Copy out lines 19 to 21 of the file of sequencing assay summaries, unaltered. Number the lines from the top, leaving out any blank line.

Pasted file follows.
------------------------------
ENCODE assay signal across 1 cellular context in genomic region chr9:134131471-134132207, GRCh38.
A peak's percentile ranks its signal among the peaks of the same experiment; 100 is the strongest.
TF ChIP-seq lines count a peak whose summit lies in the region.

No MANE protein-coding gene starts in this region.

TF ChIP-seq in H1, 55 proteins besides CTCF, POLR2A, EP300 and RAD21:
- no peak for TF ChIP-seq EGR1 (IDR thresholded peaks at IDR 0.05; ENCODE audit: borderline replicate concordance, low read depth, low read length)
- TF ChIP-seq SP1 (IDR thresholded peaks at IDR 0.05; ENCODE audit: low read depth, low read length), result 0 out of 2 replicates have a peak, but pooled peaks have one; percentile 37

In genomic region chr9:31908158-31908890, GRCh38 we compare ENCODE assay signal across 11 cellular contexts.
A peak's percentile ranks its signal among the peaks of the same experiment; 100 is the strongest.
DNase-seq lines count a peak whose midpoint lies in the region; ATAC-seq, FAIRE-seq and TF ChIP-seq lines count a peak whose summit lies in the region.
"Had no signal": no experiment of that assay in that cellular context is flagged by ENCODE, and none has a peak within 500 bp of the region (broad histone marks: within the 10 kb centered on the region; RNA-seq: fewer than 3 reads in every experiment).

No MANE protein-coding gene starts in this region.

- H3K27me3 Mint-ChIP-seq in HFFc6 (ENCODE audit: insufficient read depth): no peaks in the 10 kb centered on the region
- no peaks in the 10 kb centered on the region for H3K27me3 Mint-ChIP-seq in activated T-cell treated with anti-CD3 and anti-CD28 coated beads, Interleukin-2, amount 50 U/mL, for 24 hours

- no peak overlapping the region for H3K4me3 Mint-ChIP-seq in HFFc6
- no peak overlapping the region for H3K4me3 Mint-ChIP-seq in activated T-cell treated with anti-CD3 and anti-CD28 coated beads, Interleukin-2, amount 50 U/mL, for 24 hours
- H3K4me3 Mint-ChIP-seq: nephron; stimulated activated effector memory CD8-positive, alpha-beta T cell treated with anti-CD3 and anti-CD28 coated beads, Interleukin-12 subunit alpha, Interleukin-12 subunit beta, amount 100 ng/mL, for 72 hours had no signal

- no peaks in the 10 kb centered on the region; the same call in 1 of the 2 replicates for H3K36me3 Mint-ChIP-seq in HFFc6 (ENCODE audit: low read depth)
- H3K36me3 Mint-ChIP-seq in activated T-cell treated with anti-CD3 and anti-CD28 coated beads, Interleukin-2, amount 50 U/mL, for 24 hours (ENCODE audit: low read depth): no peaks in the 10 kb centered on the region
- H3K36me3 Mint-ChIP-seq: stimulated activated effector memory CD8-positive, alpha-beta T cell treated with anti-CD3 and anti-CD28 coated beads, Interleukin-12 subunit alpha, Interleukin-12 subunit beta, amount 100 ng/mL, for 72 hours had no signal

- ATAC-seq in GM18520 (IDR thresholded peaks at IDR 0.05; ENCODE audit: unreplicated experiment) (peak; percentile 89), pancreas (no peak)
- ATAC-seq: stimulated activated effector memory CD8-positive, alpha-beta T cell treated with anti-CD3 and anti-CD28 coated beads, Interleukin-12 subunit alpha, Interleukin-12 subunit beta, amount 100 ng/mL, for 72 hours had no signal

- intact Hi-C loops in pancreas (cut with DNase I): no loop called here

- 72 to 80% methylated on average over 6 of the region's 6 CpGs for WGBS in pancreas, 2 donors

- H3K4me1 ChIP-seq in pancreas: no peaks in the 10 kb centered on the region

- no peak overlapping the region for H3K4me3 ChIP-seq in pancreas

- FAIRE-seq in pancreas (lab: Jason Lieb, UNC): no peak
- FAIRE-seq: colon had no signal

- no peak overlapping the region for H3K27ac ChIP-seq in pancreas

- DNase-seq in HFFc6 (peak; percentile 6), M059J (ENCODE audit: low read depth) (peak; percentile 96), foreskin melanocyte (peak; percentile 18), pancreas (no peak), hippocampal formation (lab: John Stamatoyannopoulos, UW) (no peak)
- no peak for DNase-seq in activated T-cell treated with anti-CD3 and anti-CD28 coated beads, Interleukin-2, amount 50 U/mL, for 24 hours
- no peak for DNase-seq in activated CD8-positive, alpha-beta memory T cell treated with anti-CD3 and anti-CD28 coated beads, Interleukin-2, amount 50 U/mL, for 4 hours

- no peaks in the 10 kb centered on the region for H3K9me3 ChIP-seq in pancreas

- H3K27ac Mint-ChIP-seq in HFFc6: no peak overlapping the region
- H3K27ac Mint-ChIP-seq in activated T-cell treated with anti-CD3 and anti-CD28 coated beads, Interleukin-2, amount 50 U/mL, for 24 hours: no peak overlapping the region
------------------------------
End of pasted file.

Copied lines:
- H3K36me3 Mint-ChIP-seq in activated T-cell treated with anti-CD3 and anti-CD28 coated beads, Interleukin-2, amount 50 U/mL, for 24 hours (ENCODE audit: low read depth): no peaks in the 10 kb centered on the region
- H3K36me3 Mint-ChIP-seq: stimulated activated effector memory CD8-positive, alpha-beta T cell treated with anti-CD3 and anti-CD28 coated beads, Interleukin-12 subunit alpha, Interleukin-12 subunit beta, amount 100 ng/mL, for 72 hours had no signal

- ATAC-seq in GM18520 (IDR thresholded peaks at IDR 0.05; ENCODE audit: unreplicated experiment) (peak; percentile 89), pancreas (no peak)